Boys to Men Mentoring is a 501(c)(3) nonprofit organization that is committed to creating communities of dedicated men who encourage and empower disconnected and fatherless boys on their journey to manhood.
Joe Sigurdson, his brother Herb and their friend Craig McClain founded Boys to Men Mentoring in 1996. Like most nonprofits, they are forever in need of funding. Things changed for the better when, several years ago, Joe was surfing and had the bizarre notion that surfers could trade waves ridden for cash to help support the program. Similar to a walk-a-thon where participants raise money for each mile walked, the 100 Wave Challenge would collect the funds needed to aid the 800-some kids involved.
The idea was solid, but without support from the media and the surfing community, it would remain just that — an idea. Quick to get on board was local surfer and New 8’s meteorologist Shaun Styles. The initial groundswell was followed by more media sources, including newspapers, TV, and the nationally syndicated show “Good Morning America.”
It’s been about eight years since Joe met 1977 World Surfing Champion, South African born, Shaun Tomson. Since then, Tomson and his brother Paul have been involved, with Shaun himself raising over $23,000 for the charity. Other top surfers on note participating include professional surfing legend Damian Hobgood, big wave-chargers Joe and Jojo Roper, the Shed’s Bird Huffman and BoardRoom founder Scott Bass, who helped jump-start the 100-Wave Challenge by offering Joe a free trade-show booth.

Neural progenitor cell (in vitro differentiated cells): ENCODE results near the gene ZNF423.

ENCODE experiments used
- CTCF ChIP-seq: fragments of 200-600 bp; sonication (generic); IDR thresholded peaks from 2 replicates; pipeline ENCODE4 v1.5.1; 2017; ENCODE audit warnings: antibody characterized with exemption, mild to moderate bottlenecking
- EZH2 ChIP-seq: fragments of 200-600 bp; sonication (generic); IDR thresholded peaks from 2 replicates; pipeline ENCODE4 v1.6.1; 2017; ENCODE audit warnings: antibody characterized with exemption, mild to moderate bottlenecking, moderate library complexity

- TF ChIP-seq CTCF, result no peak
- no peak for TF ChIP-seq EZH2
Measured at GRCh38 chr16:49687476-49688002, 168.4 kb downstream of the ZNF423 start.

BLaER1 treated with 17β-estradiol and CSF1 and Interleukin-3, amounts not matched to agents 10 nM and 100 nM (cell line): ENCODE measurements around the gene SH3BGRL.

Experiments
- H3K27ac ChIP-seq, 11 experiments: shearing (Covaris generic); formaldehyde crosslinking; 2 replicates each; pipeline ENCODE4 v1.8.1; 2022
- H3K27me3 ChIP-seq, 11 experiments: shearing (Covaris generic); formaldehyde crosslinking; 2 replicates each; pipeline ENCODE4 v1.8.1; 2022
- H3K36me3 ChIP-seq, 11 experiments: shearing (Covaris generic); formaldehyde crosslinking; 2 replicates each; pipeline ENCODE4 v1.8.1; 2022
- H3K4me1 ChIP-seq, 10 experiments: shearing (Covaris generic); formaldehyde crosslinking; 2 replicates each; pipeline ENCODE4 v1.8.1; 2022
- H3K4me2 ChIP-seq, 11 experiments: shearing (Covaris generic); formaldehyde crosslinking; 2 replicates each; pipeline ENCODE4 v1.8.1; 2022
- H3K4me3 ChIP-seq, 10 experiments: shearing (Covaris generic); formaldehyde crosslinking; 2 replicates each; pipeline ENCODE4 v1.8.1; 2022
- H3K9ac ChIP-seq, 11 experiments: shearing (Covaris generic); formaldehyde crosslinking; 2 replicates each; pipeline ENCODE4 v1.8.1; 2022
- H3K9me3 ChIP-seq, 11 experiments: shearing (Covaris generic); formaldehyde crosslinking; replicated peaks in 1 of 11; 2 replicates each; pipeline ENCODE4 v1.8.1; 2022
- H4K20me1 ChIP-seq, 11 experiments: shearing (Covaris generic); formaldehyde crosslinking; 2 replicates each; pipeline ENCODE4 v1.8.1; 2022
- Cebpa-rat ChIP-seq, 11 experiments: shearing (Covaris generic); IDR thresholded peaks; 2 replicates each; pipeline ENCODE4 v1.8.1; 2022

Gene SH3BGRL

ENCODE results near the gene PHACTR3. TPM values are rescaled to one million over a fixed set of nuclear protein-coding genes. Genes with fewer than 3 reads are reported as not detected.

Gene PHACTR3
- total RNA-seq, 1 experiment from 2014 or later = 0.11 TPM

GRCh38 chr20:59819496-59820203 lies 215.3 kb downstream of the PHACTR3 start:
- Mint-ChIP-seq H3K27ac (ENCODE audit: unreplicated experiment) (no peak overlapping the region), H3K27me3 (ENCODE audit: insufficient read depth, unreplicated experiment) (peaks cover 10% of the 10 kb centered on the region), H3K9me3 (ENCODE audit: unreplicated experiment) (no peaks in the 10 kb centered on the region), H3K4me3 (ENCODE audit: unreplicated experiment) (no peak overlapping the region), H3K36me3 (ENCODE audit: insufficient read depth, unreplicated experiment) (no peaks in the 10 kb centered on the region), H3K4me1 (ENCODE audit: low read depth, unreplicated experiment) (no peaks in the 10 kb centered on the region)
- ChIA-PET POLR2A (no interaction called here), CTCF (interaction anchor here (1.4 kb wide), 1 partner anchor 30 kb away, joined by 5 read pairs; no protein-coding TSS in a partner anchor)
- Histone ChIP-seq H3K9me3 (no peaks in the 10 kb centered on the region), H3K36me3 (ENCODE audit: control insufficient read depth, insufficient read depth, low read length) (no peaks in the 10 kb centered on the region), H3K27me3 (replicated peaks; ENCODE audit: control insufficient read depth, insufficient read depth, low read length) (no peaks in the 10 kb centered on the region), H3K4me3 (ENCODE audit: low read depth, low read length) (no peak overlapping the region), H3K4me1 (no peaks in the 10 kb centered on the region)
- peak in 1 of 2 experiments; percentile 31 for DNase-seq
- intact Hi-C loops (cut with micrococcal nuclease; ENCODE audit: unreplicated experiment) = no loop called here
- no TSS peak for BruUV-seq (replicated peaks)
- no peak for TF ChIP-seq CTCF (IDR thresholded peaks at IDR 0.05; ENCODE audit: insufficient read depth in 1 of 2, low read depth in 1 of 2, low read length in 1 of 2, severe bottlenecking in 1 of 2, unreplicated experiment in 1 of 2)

Located in Encinitas, The Grauer School slogan “Learn by Discovery,” has been put into practice for the past three years with their participation in the 100-Wave Challenge. Led by brilliant surfer and Grauer Surf Team coach, Brian Dugan, the Grauer School contributed over $4,000 this year to the charity.
The surf on Saturday, Sept. 21 was small and glassy as surfers as young as 8 years old took to the Mission Beach shore break for the ninth time in as many years. Financially, this year topped all previous years by bringing in $400,000. (Not bad for an afternoon at the beach.) When considering, however, that one of the most significant indicators of criminal behavior is the absence of a stable father in the home, far more help is needed from the community. This is not a surfer’s problem, but a universal problem, that affects us all. Consider the following statistics: 85% of youth in prison grew up in a fatherless home, of 54 men profiled on death row, they all confessed to having abusive fathers in the home or no father at all.
This is where Boys to Men Mentoring steps in, helping young boys learn the necessary skills that were never taught, but are required to grow from a child into an adult.
It is estimated that the numbers of boy’s living without fathers has quadrupled in this country since 1960. They grow older and stronger each day, and if we don’t take care of them, they will one day take care of us.
Boys to Men is making a difference in our society. Consider making a donation or riding 100 waves with them next year. Put a little gas in the tank of the vehicle that is helping to bring kids back home.